“Too-Ra-Loo-Ra-Loo-Ral” is a tune that, like the song itself says, my mother used to sing to me many years ago in a voice so sweet and low. Since she was still singing this to me by the time I could remember her doing it, my educated guess is that she was singing it to me when I was even younger, even at zero years old. In turn, I have sang the song to my daughter to get her to sleep and hope to continue this tradition in our household until she can remember music too.

Bing Crosby though belongs more to my grandparent’s generation than my parents. By the time my parents had their music (60s and early 70s rock n’ roll), Crosby was a fogie, an establishment figure. Yet, a cassette of a Christmas album with a bunch of crooners, as well as some Crosby songs still linger in my parent’s personal music collection. Still, I associate Crosby more with my maternal grandparents’ music collection, whose tastes (Crosby, Andy Williams, Pat Boone) were distinct from my paternal grandfather’s (Nat King Cole, Al Martino), which bore the imprint of jazz, even if it was safe, somewhat wholesome jazz.*

This is perhaps because Crosby was not only a national treasure in his heyday, but something of an Irish folk icon for his popularization of traditional and modern Irish music. My family’s not quite as Irish as my grandmother and mother always made us out to be, but there dwelled within the Irish part of my family0 an old country pride, the kind specifically evoked in “Too-Ra-Loo-Ra-Loo-Ral” (more on that in a minute). I never got a chance to ask, but I’m guessing this sentiment was instilled so deeply within my grandmother (a second generation American) because her generation was not far off from the anti-immigrant/anti-Irish/anti-Catholic antagonism that was prevalent around the turn of the century.

“Too-Ra-Loo-Ra-Loo-Ral” has roots around this era. It was written in 1914 by James Royce Shannon, a songwriter and actor who, like my grandmother, was likely more English than Irish. Shannon was born James Royce and adopted the last name “Shannon” after moving to New York, possibly to sound more Irish. The song played a minor role in an even more minor Broadway play called Shameen Dhu, a product of the final in a series of collaborations between the prolific stage writer Rida Johnson Young and composer Chauncey Olcott (with additional music by Ernest R. Ball and Shannon). A love story set in the 18th century amidst the backdrop of Irish-British struggle, the play ran for 3 weeks and was never performed again. Though Olcott received the main credit for the play’s music and sang the song in the cast as lead mean Dare O’Donnell, “Too-Ra-Loo-Ra-Loo-Ral” is solely attributed to Shannon. According to the comprehensive Broadway International Database, Shameen Dhu was the only Broadway play Shannon would ever compose for.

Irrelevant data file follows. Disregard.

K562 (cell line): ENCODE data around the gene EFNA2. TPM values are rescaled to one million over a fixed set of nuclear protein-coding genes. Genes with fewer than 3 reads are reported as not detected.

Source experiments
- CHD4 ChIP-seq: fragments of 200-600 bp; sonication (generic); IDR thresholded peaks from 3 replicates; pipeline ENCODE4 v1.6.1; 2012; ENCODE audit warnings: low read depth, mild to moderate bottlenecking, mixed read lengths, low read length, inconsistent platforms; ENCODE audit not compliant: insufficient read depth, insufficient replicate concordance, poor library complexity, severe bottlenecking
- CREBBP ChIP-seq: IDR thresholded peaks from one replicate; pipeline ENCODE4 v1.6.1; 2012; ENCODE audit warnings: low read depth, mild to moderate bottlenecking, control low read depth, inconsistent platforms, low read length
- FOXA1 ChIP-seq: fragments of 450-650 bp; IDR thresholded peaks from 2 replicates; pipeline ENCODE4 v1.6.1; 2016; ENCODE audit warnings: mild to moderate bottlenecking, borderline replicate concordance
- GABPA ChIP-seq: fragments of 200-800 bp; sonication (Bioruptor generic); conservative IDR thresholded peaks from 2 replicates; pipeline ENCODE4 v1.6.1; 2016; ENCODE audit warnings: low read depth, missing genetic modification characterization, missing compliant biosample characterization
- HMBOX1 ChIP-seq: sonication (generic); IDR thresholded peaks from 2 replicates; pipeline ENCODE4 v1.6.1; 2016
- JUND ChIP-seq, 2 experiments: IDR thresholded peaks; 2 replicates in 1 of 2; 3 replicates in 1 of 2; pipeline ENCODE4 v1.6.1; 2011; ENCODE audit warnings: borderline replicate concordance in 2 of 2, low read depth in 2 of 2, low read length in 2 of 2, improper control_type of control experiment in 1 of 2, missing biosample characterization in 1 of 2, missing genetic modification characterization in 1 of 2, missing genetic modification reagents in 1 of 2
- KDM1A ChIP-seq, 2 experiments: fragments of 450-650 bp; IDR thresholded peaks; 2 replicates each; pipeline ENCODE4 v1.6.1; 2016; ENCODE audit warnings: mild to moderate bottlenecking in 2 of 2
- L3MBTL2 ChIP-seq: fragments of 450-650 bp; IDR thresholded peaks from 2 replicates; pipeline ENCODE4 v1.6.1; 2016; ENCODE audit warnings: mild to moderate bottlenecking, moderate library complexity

The song was used as a theatrical cue to rouse the spirits of the expatriate Irish audience using the nostalgia of a homeland in Killarney, a place associated with a mother’s warmth, as its ammunition. Whether the mother of the song is now departed or simply miles away (and the song doesn’t reveal this), the song, an Irish lullaby, bridges the distance.

Somehow the song survived as a parlor tune, leading to the myth that it actually was a traditional Irish ditty. After some 30 years out of the public, “Too-Ra-Loo-Ra-Loo-Ral” eventually made its way to Hollywood and into the hands of Bing Crosby under the musical direction of former Broadway director Robert Emmett Dolan. Though Crosby was already a super-duper star of radio, film, and popular song at the time, the film Going My Way, the film which spawned the return of “Too-Ra-Loo-Ra-Loo-Ral”, catapulted what was already a practically unstoppable rise, one which culminated with the 1954 film White Christmas, whose title track is the best selling single of all time.

The story of two rival priests and their differing approaches towards troubled youth, Going My Way was a commercial and critical blockbuster, earning seven Academy Awards including Best Picture and Best Actor for Bing Crosby. It was the highest grossing film of 1944. It’s hard to understand the film’s appeal nowadays, even if it was packed with a number of memorable songs. Going My Way was released during the last years of WWII in the throes of a period of extreme censorship under the Hays Code. Perhaps it’s this that made folks move in droves to a film about a crisis of archaic clergy practice. The film’s trailer proclaims that it is “For a world that needs the lift of its wonderful story, which I buy, given the nature of the atrocities going on at the time. Yet, the film is rarely recognized as a classic and seems a bit dry by today’s critical standards. Likewise, the titles in Crosby’s filmography give little indication to younger film buffs that he was actually one of the top grossing actors of all time.